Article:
Scanning Electron Microscope (SEM)
The scanning electron microscope (SEM) uses a focused beam of high-energy electrons to generate a variety of signals at the surface of specimens. SEMs reveal information about the sample including external morphology (texture), chemical composition, and crystalline structure and orientation of materials making up the sample. Surface structures are observed by secondary electrons, distribution of materials in a specimen is observed by backscattered electrons, and elements are analysed by EDS.
Transmission Electron Microscope (TEM)
A Transmission Electron Microscope (TEM) utilises energetic electrons to provide morphologic, compositional and crystallographic information on samples. At a maximum potential magnification of 1 nanometer, TEMs are the most powerful microscopes. TEMs produce high-resolution, two-dimensional images, allowing for a wide range of educational, science and industry applications.
Ultramicrotomy is a method for cutting specimens into extremely thin slices, called ultra-thin sections, that can be studied and documented at different magnifications in a transmission electron microscope (TEM). It is used mostly for biological specimens, but sections of plastics and soft metals can also be prepared. Sections must be very thin because the 50 to 125 kV electrons of the standard electron microscope cannot pass through biological material much thicker than 150 nm. For best resolutions, sections should be from 30 to 60 nm.
Flow cytometry is a technology that simultaneously measures and then analyses multiple physical characteristics of single particles, usually cells, as they flow in a fluid stream through a beam of light. The properties measured include a particle’s relative size, relative granularity or internal complexity, and relative fluorescence intensity. These characteristics are determined using an optical-to-electronic coupling system that records how the cell or particle scatters incident laser light and emits fluorescence.
The technique of fluorescence microscopy has become an essential tool in biology and the biomedical sciences, as well as in materials science. The application of an array of fluorochromes has made it possible to identify cells and sub-microscopic cellular components with a high degree of specificity amid non-fluorescing material. Fluorescence microscope is capable of revealing the presence of a single molecule. Through the use of multiple fluorescence labeling, different probes can simultaneously identify several target molecules simultaneously.
Dynamic Light Scattering
Dynamic light scattering (DLS), sometimes referred to as Quasi-Elastic Light Scattering (QELS), is a non-invasive, well-established technique for measuring the size and size distribution of molecules and particles typically in the submicron region, and with the latest technology lower than 1nm.
Fourier transform infrared spectroscopy (FTIR)
Fourier transform infrared spectroscopy (FTIR) is a technique which is used to obtain an infrared spectrum of absorption or emission of a solid, liquid or gas. FTIR spectroscopy is based on the vibrational excitation of molecular bonds by absorption of infrared light energy (only the middle infrared section). The sum of vibrational spectra for a cell macromolecule (nucleic acids, proteins, lipids, polysaccharides, etc.) can produce an infrared absorption spectrum that looks like a molecular “fingerprint” for such biological material.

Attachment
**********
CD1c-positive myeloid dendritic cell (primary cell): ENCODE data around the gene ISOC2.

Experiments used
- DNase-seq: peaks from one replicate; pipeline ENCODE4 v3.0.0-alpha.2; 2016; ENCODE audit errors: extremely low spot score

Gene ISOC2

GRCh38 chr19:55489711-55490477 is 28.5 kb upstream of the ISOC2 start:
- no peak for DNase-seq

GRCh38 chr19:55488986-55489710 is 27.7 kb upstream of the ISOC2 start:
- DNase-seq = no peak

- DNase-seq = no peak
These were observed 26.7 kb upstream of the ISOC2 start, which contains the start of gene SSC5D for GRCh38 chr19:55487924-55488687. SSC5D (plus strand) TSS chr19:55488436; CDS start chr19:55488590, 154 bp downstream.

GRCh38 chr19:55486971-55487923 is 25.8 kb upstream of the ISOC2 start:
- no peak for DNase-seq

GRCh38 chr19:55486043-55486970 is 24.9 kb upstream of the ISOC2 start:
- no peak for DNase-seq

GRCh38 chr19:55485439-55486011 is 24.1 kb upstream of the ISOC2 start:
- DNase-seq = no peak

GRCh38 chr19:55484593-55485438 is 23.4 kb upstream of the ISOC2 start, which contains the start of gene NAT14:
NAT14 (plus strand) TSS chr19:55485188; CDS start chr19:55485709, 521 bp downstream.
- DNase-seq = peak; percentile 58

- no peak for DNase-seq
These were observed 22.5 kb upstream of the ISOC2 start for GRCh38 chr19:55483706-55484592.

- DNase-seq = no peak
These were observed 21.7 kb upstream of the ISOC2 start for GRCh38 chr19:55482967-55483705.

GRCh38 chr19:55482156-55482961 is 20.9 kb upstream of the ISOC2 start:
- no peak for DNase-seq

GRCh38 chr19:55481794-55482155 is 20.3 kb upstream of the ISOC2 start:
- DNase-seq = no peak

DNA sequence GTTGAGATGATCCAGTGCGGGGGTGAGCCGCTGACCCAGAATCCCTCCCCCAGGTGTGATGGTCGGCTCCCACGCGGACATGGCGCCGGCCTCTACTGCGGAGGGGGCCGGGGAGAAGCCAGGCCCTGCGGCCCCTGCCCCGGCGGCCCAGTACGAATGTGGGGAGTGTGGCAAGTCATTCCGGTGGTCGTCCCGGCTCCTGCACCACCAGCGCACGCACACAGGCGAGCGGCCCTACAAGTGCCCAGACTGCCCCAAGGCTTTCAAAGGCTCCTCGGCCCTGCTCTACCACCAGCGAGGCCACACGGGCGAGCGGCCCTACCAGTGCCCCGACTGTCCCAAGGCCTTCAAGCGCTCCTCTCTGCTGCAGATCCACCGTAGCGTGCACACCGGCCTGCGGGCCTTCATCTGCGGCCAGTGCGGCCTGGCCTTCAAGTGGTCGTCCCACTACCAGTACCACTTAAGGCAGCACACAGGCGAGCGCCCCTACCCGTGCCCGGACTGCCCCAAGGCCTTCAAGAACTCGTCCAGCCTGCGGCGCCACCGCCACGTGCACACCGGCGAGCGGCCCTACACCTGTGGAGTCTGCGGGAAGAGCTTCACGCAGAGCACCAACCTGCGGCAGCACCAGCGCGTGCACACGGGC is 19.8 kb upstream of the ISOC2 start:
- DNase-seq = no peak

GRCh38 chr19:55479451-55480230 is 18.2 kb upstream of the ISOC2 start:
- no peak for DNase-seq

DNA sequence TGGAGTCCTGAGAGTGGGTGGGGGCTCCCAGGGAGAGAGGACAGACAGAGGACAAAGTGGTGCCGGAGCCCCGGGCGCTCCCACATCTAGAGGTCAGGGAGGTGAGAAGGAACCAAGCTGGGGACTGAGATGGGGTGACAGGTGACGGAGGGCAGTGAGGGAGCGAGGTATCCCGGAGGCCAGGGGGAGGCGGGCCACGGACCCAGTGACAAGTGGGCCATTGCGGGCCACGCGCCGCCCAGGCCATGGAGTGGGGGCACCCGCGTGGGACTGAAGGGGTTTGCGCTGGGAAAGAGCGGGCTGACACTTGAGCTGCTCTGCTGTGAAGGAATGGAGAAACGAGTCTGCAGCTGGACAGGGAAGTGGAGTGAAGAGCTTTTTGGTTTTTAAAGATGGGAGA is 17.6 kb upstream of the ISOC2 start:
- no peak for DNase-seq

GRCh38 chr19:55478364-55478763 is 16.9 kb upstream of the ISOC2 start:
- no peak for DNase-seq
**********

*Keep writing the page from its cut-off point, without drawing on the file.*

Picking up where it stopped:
BOD incubators are testing equipment that is widely used in microbiological laboratories to maintain and cultivate the cell cultures and microbiological cultures. The instruments are used to sustain and control the humidity and temperature conditions inside the laboratories. The device is also used to maintain certain factors of the atmosphere as carbon dioxide content, oxygen content. Incubators are essential to perform many types of experiments in molecular biology, microbiology and biology cells to culture the eukaryotic cell and bacterial cells. Panasonic Cooled Incubators incorporate a high precision microprocessor temperature control combined with a heater PID and compressor ON-OFF system.
Coating of samples is required in the field of electron microscopy to enable or improve the imaging of samples. Creating a conductive layer of metal on the sample inhibits charging, reduces thermal damage and improves the secondary electron signal required for topographic examination in the SEM. Fine carbon layers, being transparent to the electron beam but conductive, are needed for x-ray microanalysis, to support films on grids and back up replicas to be imaged in the TEM. The coating technique used depends on the resolution and application. Sputter coating in scanning electron microscopy is a sputter deposition process to cover a specimen with a thin layer of conducting material, typically a metal, such as a gold/palladium (Au/Pd) alloy. A conductive coating is needed to prevent charging of a specimen with an electron beam in conventional SEM mode (high vacuum, high voltage). While metal coatings are also useful for increasing signal to noise ratio.
Fluorescence spectrophotometry is a class of techniques that assay the state of a biologicalsystem by studying its interactions with fluorescent probe molecules. This interaction is monitored by measuring the changes in the fluorescent probe optical properties. The Cary Eclipse Spectrophotometer uses a Xenon flash lamp for superior sensitivity, high signal-to-noise, and fast kinetics. It measures the emission of light from samples in four modes. Using Xenon lamp technology, it captures a data point every 12.5 ms and scans at 24,000 nm/min without peak shifts. The Cary Eclipse is the only spectrophotometer with room light immunity.